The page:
• Joreth writes in to correct evolutionary assumptions in episodes 333, 336 and 340 on the upsuck theory
  • Jenny makes a point about compulsions in response to episode 309 on sex addiction

34:00 Wrap up

Questions? Comments? Feedback? Email polyweekly@gmail.com or call the listener comment line at 802-505-POLY (our new number!). And hey, why not attach an audio comment to that email? :-) Check out PolyWeekly at Blubrry.com. Share this with a friend or write an iTunes review!

iPhone apps for sex-positive educators

Be sex-geektastic with these nifty iPhone camera apps

Freshly back from CatalystCon, quite a few folks had asked for information on the camera apps I was using at the conference to keep the social media stream fun and lively. This post is for the social media geeks and geek wannabes. :-) Most of these apps are free or $.99, so, assuming you have the iPhone already, they’re pretty low-budget-friendly.

Of course, if you are at an event, always be sure to ask for permission before taking someone’s photo and before posting publicly to a social media site. Many of our favorite activists and educators can’t be photographed publicly in a sex-positive environment for fear of losing their jobs, so always check first!

Five iPhone camera apps for the con

IncrediBooth fun with Cunning Minx and SexNerdSandra

Incredibooth from Synthetic, LLC. Remember those photo booths that populated boardwalks and pizza restaurants of our childhoods? You’d squeeze in one with your best friend, press your heads together and take four wacky photos in quick succession. Why? Because back then, cameras were bulky and required skill to use, and we didn’t all carry them around with us all the time. Incredibooth is a fun iPhone camera app that lets you relive that childhood fun, minus the cramped, smelly booth. The red curtain swings back, the red light blinks, and you and your buddy take four shots in 20 seconds, all captured in good, old-fashioned black-and-white glory. Get your photos, grab some popcorn and cotton candy and then hit the Ferris wheel! (Thanks to SexNerdSandra for trying it out with me!)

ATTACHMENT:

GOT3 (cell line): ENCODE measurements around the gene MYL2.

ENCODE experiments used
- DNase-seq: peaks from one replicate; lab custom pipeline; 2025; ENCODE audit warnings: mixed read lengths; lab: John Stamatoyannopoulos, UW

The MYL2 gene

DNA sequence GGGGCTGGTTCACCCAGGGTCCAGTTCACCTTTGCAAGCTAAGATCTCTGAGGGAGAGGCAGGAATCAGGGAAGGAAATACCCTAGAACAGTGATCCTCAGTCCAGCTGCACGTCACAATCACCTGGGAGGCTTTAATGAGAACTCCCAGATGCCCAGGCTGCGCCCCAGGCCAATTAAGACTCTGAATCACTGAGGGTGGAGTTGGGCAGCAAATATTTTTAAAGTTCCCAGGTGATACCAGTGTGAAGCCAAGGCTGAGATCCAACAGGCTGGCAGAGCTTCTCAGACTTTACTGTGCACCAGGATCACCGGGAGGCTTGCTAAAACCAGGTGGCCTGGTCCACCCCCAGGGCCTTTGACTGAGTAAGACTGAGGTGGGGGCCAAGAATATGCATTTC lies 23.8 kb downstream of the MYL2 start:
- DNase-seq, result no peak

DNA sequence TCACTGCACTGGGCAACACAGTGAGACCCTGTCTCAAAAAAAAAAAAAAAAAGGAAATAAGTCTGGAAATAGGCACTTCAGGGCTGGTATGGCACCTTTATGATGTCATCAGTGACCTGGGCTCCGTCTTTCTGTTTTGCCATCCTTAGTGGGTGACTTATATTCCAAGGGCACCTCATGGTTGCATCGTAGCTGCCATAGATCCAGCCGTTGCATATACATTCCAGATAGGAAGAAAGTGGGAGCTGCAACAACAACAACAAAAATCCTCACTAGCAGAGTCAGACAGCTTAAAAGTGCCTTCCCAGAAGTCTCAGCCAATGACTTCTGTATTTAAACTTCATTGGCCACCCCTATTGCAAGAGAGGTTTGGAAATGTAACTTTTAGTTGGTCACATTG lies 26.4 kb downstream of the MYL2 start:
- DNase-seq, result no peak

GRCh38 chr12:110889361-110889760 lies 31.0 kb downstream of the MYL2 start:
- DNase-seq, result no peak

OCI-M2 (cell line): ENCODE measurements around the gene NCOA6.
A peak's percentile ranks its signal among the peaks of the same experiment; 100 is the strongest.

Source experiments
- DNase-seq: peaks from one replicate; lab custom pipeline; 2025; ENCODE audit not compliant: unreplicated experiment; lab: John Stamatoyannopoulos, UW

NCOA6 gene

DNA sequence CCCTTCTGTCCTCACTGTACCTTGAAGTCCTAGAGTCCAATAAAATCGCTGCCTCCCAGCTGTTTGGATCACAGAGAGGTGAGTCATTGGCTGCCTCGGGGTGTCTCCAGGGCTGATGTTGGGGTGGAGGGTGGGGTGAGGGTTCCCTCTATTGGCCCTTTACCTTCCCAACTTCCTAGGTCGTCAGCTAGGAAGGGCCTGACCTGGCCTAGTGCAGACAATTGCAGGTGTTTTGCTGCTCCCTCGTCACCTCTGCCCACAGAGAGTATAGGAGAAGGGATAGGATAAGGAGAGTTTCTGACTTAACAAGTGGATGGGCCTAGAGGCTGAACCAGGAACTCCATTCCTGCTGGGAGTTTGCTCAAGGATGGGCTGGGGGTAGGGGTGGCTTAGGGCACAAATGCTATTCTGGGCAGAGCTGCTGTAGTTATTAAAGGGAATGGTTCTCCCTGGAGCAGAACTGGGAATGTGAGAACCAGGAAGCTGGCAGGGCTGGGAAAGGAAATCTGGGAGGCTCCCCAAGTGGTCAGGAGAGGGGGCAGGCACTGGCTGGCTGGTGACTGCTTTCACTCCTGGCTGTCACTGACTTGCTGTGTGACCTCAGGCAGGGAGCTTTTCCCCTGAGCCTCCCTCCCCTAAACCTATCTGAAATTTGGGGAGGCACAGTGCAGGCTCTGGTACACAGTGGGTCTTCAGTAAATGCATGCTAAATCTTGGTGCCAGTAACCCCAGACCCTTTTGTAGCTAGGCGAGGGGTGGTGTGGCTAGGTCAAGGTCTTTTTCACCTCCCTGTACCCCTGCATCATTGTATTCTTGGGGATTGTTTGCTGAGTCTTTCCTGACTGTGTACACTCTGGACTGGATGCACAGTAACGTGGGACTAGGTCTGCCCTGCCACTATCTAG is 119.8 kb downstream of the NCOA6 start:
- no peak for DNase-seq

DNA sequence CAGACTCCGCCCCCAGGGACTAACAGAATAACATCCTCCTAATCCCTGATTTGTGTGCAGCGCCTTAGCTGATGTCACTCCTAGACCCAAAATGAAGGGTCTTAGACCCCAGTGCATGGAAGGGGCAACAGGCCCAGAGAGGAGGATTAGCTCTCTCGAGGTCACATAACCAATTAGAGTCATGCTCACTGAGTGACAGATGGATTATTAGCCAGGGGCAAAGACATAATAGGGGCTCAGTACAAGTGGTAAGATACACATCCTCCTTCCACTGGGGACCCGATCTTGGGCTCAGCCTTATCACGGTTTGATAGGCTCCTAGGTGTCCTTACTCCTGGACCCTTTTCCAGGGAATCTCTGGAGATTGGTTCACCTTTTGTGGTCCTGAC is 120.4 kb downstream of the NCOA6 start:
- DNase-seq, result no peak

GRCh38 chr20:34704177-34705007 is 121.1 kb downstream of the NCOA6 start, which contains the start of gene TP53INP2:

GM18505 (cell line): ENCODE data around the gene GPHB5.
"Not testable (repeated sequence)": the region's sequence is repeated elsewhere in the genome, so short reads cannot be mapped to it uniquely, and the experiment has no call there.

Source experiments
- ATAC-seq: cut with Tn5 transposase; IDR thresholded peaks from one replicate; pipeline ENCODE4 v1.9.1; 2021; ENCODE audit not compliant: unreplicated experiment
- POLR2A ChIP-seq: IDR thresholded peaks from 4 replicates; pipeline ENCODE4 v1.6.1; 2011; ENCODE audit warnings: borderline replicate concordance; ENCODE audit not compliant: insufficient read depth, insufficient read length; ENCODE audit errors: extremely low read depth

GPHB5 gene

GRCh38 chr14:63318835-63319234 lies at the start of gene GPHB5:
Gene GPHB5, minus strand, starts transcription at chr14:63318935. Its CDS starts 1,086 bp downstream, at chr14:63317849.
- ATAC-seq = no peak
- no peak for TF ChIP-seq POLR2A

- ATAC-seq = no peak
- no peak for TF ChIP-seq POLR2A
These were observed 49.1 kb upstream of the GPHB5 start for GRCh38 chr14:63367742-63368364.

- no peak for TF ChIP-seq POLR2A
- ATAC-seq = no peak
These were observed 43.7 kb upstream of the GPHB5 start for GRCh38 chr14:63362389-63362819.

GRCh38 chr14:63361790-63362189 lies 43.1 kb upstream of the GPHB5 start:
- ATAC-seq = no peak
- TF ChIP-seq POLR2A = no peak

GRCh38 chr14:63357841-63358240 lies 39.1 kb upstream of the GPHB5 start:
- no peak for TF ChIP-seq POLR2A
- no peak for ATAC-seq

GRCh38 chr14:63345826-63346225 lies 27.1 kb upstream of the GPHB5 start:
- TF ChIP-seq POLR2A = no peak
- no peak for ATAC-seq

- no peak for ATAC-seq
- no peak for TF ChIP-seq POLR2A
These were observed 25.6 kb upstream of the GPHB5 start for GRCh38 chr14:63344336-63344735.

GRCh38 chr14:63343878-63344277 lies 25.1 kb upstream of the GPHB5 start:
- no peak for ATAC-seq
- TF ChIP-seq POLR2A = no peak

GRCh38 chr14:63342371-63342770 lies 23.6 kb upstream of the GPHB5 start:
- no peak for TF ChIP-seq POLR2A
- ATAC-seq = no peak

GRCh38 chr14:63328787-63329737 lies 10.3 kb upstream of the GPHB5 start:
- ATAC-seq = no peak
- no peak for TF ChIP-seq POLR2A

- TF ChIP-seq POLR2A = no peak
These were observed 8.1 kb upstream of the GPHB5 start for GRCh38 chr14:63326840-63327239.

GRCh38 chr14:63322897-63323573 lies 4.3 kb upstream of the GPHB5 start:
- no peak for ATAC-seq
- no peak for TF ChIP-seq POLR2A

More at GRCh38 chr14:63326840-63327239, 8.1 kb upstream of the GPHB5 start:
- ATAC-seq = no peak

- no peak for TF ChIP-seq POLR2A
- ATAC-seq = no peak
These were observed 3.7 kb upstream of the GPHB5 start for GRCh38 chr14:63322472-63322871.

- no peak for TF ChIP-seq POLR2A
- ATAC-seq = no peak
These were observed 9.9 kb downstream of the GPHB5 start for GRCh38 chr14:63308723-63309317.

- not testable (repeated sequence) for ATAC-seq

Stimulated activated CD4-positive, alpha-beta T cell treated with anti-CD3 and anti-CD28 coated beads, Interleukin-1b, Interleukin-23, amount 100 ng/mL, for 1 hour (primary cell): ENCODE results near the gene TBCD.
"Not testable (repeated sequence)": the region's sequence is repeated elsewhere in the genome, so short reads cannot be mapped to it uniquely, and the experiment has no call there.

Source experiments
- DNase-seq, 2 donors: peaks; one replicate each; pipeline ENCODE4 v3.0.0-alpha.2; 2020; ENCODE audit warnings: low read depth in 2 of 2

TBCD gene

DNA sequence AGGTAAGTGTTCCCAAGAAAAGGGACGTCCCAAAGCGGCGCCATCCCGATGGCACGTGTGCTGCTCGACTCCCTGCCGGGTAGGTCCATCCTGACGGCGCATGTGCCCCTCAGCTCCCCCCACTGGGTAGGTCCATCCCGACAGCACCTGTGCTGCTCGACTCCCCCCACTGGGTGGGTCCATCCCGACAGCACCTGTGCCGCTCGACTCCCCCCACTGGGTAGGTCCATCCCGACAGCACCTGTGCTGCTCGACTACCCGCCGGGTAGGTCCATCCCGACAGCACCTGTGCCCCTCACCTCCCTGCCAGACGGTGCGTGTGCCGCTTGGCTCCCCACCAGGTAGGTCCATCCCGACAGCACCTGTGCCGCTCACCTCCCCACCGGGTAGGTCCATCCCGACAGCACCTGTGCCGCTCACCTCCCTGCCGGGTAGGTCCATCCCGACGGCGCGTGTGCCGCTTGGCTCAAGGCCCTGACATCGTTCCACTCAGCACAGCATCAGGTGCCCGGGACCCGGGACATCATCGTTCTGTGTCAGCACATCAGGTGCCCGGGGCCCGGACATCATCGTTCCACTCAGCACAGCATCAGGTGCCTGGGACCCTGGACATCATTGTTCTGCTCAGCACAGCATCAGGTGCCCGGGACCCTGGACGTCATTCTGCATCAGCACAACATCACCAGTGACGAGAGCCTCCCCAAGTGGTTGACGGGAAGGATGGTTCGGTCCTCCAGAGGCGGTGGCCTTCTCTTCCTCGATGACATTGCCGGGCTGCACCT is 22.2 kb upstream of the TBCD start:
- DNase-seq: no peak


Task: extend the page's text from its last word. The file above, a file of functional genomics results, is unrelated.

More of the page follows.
CatalystCon Ptch

Ptch is the free app that I used to instantly create this one-minute CatalystCon video with music bed sharing my CatalystCon experience. It allows the user to mix photos from your photo album immediately with music and styles into a fun short video. Creating a Ptch is pretty easy: drag your favorite photos or video clips, add captions if desired and select a style such as “matte,” “epic” or “vivid” to personalize the video. Then choose a song from the app’s music list. Ptches can be shared by email or posted publicly to social media sites Twitter and Facebook (no Pinterest yet, sadly). Making a video in five minutes flat? Pretty amazing!

 

Megan Andelloux on Autograph This!